As far as election results in Iraq go ... well, there were some glitches here in Jordan but nothing like in Iraq. One of my former students in Iraq wrote to tell me about the demonstration held by Sunnis, some Shia and the secular Shiite parties in the Yarmouk district of baghdad right outside the Iraqi Islamic Party Headquarters (one of the parties that wanted more Sunni involvement).

Note: I made some slight corrections to his English!

"It was a very big one about thousands of people gathered to contest against the false results of the elections and contest against the integrity of IECI (the Independent Electoral Commission of Iraq) who standing by 555 (United Iraqi Alliance, the winning religious shia party) side.

The demonstration [was] attended by Adnan Al-Dulaimi, chief of Iraqi people conference; Tariq Al-Hashimi, secretary-general of Iraqi Islamic Party, and Dr. Alaa Maki, spokesman of the Islamic Party. They run a speech and Dr. Alaa read a final statement issued by the Iraqi Consensus Front (I think he means List 618, the Iraqi Accordance Front of which the IIP is part) which contested about the false results and they asked for investigation by UN in areas which whitnessed big violations and to stop the terror directed by the government."

I don't know, but I doubt if the UN will do anything but shake its head and frown a bit about all this. They don't really have much power to do more. I've no doubt that cheating occurred but I have alot of friends who did vote for list 555. They tell me there are some good people in this party, and perhaps they are right and all this doom and gloom everyone is forecasting for Iraq is not accurate.

Anyway regardless of the cheating that took place, I think that the religious shia party still would have won. As my journalist friend pointed out from a recent poll, most Iraqis just want a strong dictator again (though you would think they had gotten THAT out of their system by now ... but then again, its all they've ever known) and after a strong dictator, the next thing they want is a religous dictator. So what do you expect?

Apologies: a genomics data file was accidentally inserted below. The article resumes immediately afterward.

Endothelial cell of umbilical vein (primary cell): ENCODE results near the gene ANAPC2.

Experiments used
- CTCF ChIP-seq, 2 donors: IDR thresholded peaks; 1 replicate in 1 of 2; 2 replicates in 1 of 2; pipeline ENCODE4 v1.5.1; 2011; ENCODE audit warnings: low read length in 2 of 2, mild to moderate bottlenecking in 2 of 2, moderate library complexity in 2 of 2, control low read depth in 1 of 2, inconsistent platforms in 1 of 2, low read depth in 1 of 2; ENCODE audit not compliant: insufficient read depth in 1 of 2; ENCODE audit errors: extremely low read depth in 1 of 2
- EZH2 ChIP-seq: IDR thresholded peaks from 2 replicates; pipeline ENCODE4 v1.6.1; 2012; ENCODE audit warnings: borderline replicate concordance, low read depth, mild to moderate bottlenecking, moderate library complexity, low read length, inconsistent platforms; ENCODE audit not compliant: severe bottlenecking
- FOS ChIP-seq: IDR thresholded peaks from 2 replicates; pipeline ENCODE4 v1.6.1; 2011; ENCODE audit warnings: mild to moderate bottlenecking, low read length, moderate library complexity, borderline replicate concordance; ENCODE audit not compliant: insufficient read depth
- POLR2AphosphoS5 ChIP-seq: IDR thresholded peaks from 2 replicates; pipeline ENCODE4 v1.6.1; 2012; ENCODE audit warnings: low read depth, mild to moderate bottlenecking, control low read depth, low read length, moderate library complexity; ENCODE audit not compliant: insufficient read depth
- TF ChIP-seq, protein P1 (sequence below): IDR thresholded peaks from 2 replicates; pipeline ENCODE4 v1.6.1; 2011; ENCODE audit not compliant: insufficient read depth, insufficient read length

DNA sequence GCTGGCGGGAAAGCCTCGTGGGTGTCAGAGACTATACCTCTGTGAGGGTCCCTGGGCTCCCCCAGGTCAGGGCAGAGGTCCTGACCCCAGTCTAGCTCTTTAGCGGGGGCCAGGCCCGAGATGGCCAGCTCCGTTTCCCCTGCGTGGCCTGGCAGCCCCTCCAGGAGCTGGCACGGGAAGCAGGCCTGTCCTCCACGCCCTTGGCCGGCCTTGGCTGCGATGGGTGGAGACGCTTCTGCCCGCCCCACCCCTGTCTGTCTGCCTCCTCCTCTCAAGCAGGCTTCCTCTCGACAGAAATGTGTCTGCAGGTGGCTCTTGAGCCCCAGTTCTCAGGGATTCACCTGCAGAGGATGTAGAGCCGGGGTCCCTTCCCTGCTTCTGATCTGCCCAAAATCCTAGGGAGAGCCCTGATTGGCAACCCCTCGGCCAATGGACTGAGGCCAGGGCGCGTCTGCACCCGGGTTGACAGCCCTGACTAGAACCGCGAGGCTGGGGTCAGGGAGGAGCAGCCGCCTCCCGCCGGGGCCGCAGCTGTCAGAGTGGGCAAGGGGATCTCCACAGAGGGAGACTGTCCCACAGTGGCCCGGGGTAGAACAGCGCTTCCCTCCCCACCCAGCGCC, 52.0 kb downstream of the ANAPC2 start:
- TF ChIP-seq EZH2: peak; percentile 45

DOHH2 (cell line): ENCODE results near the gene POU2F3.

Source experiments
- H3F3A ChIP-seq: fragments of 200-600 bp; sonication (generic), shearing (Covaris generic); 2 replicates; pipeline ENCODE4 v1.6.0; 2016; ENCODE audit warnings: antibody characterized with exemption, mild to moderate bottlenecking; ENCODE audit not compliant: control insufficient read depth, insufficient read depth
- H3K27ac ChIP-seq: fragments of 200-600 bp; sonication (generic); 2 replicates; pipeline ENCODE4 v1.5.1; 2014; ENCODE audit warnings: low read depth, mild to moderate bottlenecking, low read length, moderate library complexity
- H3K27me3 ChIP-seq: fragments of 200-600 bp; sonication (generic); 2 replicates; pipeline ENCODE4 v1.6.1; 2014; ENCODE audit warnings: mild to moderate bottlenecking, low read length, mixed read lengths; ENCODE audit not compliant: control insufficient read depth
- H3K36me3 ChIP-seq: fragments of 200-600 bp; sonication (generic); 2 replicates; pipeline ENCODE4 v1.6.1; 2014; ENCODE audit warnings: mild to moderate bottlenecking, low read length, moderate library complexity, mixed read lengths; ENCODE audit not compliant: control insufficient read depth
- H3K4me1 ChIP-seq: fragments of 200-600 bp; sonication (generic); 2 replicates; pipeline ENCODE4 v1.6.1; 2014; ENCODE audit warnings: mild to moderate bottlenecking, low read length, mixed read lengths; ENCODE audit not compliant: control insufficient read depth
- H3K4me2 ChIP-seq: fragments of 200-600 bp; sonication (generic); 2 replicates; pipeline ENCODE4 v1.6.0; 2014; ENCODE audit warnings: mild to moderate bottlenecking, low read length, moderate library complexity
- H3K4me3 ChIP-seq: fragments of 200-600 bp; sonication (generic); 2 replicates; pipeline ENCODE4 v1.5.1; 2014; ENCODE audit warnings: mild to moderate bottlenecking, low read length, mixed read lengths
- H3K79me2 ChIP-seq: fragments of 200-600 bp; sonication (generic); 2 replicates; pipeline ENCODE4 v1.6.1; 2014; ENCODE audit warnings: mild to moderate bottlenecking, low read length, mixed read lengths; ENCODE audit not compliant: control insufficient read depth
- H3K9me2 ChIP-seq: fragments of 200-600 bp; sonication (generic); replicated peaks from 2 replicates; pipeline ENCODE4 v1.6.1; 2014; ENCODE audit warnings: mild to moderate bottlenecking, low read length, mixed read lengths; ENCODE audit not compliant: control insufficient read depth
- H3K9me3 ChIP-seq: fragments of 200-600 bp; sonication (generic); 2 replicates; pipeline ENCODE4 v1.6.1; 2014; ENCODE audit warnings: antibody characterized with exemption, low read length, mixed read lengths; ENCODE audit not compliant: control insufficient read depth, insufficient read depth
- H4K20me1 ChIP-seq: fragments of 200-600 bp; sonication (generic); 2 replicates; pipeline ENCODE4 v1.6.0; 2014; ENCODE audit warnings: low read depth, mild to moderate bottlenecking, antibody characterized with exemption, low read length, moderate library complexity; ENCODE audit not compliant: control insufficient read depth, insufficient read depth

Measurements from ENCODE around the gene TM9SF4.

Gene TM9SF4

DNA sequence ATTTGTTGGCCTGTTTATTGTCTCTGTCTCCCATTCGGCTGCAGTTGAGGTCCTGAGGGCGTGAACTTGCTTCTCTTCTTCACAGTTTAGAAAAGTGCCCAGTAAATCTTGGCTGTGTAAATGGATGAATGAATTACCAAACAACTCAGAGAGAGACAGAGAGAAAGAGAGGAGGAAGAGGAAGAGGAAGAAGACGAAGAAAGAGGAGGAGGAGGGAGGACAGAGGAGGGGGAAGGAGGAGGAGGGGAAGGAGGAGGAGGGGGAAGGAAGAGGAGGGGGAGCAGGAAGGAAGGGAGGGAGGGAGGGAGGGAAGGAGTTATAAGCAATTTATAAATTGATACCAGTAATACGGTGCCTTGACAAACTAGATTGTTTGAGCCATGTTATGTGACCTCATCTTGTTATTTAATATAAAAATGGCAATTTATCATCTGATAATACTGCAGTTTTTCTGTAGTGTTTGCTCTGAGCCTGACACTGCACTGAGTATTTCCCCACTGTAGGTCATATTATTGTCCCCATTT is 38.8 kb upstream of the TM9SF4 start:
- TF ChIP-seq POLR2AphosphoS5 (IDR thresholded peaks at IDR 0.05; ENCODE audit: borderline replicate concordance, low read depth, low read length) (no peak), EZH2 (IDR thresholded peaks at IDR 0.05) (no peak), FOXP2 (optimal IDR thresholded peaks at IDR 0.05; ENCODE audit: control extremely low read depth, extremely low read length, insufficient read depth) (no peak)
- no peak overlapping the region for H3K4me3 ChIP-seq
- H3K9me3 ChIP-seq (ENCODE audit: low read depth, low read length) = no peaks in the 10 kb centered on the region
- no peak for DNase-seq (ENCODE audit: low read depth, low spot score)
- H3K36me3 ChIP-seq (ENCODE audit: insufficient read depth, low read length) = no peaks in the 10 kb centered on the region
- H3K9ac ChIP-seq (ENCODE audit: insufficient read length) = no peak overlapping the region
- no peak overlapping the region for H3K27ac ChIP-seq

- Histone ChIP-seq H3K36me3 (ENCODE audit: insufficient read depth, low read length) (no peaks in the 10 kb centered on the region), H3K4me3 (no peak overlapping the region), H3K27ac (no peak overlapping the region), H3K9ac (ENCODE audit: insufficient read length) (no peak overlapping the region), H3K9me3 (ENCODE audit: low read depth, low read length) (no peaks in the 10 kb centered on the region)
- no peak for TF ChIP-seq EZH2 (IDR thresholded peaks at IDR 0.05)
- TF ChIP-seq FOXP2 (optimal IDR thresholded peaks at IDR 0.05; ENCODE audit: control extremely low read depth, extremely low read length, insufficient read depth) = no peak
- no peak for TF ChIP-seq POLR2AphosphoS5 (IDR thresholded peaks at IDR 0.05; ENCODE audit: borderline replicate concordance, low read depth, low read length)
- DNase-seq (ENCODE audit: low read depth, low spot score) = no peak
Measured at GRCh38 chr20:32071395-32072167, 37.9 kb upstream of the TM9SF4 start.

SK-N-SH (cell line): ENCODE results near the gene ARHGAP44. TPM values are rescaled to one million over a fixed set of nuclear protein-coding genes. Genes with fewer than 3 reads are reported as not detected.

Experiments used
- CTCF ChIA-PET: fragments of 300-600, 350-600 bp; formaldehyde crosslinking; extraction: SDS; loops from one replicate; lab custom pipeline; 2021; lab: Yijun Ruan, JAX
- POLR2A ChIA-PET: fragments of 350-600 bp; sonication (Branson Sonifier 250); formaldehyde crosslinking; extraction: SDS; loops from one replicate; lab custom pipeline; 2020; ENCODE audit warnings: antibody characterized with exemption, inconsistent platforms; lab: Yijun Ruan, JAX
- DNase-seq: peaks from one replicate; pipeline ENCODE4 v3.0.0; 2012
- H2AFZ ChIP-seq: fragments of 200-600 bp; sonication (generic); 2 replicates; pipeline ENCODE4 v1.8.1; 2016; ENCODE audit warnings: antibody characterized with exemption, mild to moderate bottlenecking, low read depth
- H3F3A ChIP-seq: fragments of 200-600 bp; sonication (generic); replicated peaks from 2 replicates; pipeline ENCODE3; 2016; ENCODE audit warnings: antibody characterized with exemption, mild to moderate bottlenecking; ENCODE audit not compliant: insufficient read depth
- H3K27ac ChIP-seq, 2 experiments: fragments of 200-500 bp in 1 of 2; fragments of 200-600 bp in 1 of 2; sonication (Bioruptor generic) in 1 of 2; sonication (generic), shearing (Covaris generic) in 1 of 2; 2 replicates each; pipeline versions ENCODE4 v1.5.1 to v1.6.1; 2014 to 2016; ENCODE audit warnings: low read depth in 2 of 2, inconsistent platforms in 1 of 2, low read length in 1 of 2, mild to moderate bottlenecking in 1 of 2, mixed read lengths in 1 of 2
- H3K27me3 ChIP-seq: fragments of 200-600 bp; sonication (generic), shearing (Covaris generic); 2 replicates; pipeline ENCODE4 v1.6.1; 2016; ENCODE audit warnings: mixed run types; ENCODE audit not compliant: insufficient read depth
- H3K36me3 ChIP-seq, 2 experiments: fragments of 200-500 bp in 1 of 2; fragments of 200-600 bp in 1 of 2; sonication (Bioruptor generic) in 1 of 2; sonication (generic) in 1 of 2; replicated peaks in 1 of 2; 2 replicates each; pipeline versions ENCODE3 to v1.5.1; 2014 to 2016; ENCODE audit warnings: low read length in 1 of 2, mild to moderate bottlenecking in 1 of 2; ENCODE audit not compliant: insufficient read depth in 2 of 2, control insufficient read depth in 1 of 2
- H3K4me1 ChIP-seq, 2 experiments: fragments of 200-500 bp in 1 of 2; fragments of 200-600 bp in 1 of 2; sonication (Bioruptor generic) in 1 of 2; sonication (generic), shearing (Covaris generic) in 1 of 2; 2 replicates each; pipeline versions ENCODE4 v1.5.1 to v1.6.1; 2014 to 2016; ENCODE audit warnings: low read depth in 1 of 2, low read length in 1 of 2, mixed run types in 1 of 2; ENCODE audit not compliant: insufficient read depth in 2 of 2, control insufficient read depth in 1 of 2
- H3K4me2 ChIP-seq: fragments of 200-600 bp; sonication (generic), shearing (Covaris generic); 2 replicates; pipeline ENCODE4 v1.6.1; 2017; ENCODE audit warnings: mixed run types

So much for bringing democracy to Iraq "the easy way."

Friday, December 16, 2005

Observing the Iraqi Elections from Jordan

As an election observer, I was at three polling centers, one in a well-to-do part of town (Swefieh), one at a police training academy outside of the city where there were 3000 new Iraqi police trainees voting ... but I spent the most time at the Jabel Al Hussain center which is closed to the downtown area and also to where I live. My impression was that the Iraqis who came to this station were of, perhaps, more modest means.

Today I just finished with observing the counting. After almost a two hour delay in which, out of boredom, the election workers started decorating their stations with the ribbon that they had been provided with to keep observers back from the counting table, the counting finally started. It seemed to go well, as did the voting of the previous days ... atleast in my stations. There was one altercation with an observer from a political party who was asked to leave the station because he was being too loud on his cell phone, afterwhich there was alot of pushing and shoving and raising of voices. Otherwise people were pretty much behaving themselves but you could see that emotions were running high.